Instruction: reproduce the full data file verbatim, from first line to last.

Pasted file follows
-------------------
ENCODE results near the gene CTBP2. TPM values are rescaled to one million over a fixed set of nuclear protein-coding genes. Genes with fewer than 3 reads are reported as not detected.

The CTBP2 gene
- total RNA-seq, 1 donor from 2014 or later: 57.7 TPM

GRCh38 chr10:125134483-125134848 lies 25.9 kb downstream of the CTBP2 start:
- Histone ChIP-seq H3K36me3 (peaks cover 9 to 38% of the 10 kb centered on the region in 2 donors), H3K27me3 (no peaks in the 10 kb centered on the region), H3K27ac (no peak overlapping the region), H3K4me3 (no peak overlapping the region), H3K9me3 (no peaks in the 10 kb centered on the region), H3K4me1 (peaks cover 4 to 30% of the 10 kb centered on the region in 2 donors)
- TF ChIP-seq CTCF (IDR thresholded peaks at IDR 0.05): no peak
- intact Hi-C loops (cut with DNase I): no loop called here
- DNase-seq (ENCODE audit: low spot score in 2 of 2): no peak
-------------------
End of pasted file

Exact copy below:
ENCODE results near the gene CTBP2. TPM values are rescaled to one million over a fixed set of nuclear protein-coding genes. Genes with fewer than 3 reads are reported as not detected.

The CTBP2 gene
- total RNA-seq, 1 donor from 2014 or later: 57.7 TPM

GRCh38 chr10:125134483-125134848 lies 25.9 kb downstream of the CTBP2 start:
- Histone ChIP-seq H3K36me3 (peaks cover 9 to 38% of the 10 kb centered on the region in 2 donors), H3K27me3 (no peaks in the 10 kb centered on the region), H3K27ac (no peak overlapping the region), H3K4me3 (no peak overlapping the region), H3K9me3 (no peaks in the 10 kb centered on the region), H3K4me1 (peaks cover 4 to 30% of the 10 kb centered on the region in 2 donors)
- TF ChIP-seq CTCF (IDR thresholded peaks at IDR 0.05): no peak
- intact Hi-C loops (cut with DNase I): no loop called here
- DNase-seq (ENCODE audit: low spot score in 2 of 2): no peak